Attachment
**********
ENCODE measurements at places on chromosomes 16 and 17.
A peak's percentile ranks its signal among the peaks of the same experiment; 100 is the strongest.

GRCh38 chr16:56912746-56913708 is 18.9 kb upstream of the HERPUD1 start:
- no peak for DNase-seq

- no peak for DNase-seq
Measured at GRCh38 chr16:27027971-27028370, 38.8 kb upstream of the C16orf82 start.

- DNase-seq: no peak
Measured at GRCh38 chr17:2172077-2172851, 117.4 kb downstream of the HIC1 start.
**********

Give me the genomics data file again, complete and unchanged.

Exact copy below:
ENCODE measurements at places on chromosomes 16 and 17.
A peak's percentile ranks its signal among the peaks of the same experiment; 100 is the strongest.

GRCh38 chr16:56912746-56913708 is 18.9 kb upstream of the HERPUD1 start:
- no peak for DNase-seq

- no peak for DNase-seq
Measured at GRCh38 chr16:27027971-27028370, 38.8 kb upstream of the C16orf82 start.

- DNase-seq: no peak
Measured at GRCh38 chr17:2172077-2172851, 117.4 kb downstream of the HIC1 start.